Queenstown invited to join world air race circuit
One of the world's biggest spectator and online TV events wants Queenstown to join their global circuit.
The Red Bull Air Race, now re-branded as the World Championship Air Race, is now being run in a closer partnership with the world air sports federation (www.fai.com) to promote city centre air racing along with the future of green aviation and advances in air mobility.
Preliminary surveys by the WCAR team and their NZ advisers suggest Queenstown could not only host the new event but the race aircraft could compete close to the town centre - over Lake Whakatipu.
Video coverage of the event would reach the entire planet with audience numbers expected to well exceed those achieved by the recent America's Cup racing in Auckland that recveived over $250 million of taxpayer support.
Red Bull ran the event between 2003 and 2019 before handing over control to the Swiss based FAI that runs all ten of the world's official air sports.
The Red Bull air races attracted billions of TV and online viewers as well as over 24 million spectators at 94 different race locations.
The new business model allows each race location to be the "hero" race sponsor, rather than the Red Bull brand. New commercial agreements also give flexibility to local race organisers to recover hosting costs through retention of various revenue streams including ticket sales, local sponsorship and merchandising.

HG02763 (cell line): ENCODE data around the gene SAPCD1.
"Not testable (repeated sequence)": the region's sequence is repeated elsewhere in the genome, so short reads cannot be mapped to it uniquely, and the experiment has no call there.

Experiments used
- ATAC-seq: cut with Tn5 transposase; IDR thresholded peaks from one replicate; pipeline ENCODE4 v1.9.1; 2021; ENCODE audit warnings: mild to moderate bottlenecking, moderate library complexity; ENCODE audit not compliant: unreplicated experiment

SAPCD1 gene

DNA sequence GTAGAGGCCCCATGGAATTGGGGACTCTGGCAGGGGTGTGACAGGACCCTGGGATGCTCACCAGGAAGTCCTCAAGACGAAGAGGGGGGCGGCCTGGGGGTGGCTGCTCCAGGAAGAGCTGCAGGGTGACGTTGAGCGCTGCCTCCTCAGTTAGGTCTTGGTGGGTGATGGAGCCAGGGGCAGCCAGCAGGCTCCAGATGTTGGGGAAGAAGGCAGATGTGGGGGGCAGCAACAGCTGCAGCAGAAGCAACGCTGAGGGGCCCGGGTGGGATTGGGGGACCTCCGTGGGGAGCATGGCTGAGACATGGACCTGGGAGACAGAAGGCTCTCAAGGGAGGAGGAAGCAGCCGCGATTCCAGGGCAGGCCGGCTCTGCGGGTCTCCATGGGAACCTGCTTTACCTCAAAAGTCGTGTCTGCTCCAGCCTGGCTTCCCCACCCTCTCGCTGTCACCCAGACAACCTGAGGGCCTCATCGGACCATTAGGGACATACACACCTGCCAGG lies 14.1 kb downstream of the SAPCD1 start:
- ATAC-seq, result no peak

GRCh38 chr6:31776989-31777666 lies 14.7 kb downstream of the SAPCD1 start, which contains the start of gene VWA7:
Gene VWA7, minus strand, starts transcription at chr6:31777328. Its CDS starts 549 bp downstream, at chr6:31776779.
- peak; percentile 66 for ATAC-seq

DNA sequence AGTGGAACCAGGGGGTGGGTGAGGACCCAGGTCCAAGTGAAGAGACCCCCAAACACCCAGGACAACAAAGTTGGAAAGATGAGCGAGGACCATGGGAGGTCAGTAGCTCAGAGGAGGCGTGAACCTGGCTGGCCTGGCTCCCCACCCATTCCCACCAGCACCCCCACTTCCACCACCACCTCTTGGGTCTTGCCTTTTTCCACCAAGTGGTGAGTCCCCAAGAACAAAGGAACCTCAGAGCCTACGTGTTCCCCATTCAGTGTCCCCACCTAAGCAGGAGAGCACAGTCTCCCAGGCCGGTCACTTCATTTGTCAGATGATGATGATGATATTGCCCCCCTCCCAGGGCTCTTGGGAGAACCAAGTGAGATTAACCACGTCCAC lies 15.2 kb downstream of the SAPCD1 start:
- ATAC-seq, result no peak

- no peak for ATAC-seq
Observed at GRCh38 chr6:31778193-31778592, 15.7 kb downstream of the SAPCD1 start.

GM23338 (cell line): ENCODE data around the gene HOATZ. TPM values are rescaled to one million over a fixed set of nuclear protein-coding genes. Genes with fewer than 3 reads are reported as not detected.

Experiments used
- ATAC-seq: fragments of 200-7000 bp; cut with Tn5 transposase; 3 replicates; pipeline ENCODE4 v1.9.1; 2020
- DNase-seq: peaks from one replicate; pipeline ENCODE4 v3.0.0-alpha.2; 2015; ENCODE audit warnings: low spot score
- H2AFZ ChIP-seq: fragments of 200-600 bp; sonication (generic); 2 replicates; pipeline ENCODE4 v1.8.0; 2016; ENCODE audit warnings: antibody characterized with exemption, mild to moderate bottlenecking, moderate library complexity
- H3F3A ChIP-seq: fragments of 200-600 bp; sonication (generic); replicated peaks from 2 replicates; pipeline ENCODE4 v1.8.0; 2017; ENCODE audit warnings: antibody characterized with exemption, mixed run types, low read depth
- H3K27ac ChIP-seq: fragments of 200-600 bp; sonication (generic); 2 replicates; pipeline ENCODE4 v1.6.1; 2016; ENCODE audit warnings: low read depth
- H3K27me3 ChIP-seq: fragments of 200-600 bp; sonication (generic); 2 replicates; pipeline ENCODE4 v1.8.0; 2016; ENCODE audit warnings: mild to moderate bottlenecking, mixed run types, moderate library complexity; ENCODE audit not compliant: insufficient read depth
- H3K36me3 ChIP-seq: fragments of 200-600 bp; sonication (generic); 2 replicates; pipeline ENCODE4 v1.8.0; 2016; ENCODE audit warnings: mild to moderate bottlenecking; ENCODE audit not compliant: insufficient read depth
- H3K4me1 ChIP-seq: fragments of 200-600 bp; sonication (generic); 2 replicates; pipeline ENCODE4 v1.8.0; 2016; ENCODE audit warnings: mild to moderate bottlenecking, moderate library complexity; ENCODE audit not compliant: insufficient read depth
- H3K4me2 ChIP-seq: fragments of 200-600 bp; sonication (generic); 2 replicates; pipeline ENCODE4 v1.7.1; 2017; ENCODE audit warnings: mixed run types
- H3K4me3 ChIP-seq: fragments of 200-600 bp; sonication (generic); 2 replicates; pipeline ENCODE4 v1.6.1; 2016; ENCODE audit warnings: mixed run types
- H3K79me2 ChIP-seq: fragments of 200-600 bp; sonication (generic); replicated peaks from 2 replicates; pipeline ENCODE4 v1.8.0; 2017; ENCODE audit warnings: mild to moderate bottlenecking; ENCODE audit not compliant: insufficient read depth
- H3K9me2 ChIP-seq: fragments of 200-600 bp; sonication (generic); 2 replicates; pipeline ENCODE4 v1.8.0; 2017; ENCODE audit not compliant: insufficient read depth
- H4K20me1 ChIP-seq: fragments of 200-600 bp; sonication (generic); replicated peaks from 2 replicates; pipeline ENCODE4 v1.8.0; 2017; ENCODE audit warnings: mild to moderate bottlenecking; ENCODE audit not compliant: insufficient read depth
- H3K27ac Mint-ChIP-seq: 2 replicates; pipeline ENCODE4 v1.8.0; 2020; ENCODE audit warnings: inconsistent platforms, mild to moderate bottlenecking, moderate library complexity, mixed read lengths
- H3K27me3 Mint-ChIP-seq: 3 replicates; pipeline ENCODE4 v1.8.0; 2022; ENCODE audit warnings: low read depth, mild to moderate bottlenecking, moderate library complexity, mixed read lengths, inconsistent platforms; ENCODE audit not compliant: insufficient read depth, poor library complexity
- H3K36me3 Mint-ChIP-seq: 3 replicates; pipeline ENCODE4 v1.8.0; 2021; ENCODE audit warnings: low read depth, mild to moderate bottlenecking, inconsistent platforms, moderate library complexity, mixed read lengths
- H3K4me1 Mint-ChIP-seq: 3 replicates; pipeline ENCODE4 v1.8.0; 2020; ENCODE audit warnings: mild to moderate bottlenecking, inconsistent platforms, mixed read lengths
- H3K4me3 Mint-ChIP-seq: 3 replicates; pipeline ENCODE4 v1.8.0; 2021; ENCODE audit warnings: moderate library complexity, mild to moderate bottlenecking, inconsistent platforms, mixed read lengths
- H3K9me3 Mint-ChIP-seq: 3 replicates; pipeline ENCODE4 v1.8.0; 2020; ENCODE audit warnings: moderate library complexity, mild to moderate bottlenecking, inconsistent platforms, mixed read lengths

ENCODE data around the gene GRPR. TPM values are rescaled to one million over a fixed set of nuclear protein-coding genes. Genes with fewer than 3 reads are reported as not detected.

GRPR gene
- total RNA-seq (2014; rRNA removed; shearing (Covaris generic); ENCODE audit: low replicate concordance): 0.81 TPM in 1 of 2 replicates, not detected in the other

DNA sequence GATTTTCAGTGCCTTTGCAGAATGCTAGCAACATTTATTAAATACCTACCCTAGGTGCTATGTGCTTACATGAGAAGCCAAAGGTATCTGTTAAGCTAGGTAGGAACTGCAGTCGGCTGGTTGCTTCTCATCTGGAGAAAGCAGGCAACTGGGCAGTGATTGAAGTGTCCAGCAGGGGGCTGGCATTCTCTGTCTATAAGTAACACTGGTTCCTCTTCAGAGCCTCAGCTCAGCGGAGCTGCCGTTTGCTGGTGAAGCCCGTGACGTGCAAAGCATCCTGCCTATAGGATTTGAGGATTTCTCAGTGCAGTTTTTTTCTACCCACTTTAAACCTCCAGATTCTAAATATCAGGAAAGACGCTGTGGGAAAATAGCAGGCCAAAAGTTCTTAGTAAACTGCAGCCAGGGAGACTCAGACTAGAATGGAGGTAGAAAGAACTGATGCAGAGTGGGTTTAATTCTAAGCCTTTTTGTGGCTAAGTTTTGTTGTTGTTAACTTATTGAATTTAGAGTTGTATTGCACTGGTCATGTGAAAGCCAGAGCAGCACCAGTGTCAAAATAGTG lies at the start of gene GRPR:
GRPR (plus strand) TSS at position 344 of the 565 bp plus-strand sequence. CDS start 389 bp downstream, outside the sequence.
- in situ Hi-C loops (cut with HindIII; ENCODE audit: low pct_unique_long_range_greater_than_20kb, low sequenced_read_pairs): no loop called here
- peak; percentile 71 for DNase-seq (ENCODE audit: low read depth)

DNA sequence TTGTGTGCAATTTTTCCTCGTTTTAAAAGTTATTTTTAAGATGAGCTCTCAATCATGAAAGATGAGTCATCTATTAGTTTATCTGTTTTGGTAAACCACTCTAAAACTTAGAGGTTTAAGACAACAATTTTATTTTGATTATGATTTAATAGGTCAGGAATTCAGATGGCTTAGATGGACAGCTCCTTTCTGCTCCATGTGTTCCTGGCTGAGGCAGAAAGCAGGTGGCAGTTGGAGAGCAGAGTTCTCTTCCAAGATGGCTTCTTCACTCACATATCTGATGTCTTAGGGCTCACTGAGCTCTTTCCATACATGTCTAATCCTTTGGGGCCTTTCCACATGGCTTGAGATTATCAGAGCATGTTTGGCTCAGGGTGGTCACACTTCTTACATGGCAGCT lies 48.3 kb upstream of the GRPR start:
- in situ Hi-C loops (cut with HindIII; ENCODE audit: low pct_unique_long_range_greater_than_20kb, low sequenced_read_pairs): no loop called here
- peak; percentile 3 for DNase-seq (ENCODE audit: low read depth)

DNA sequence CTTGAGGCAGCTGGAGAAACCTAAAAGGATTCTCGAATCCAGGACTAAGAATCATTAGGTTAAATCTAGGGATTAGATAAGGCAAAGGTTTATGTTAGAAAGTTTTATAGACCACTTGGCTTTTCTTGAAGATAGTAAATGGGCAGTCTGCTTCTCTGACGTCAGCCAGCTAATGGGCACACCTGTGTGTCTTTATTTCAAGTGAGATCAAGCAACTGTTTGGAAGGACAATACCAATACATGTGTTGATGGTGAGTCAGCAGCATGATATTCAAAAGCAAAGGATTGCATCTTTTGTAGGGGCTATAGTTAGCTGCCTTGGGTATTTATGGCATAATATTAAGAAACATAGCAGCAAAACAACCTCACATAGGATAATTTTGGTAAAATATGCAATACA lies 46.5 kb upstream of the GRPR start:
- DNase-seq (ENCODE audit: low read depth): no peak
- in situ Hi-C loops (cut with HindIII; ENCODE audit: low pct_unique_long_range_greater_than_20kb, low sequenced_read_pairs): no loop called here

It's a massive project that has the broad support of both Destination Queenstown and Mayor Jim Boult - but both the Mayor and DQ have told Crux that the event is of such a scale that it needs not just Government support but local business buy-in as well. Mayor Boult says that post Covid QLDC does not have the abilty to fund large scale public events.
Crux is planning to organise a series of community and business forums that can "join the dots" so that, if the project is viable, we can find a way to bring the air race to Queenstown.
The event not only bills itself as "the fastest motorsport on the planet" but also a platform for the development of new types of envionmentally friendly aviation, inclduing electric race aircraft by Season 5 of the new event.
The World Championship Air Race would bring over 300 crew to Queenstown for over two weeks as well as between 30,000 and 50,000 spectators. The race aircraft would be flown into either Auckland or Christchurch in a large cargo plane and air space specialists would negotiate with the CAA the safe separation of the race from Queenstown airport traffic, using an airfield such as Glenorchy or Jardines as their temporary base and runway.
To register your interest in getting involved, or to find out more, please contact email@example.com
(Disclosure: Crux Managing Editor Peter Newport has worked with the World Air Sports Federation as a media consultant/TV producer and has a relationship with the WCAR owners to help them explore the viability of a New Zealand event joining the new global circuit.)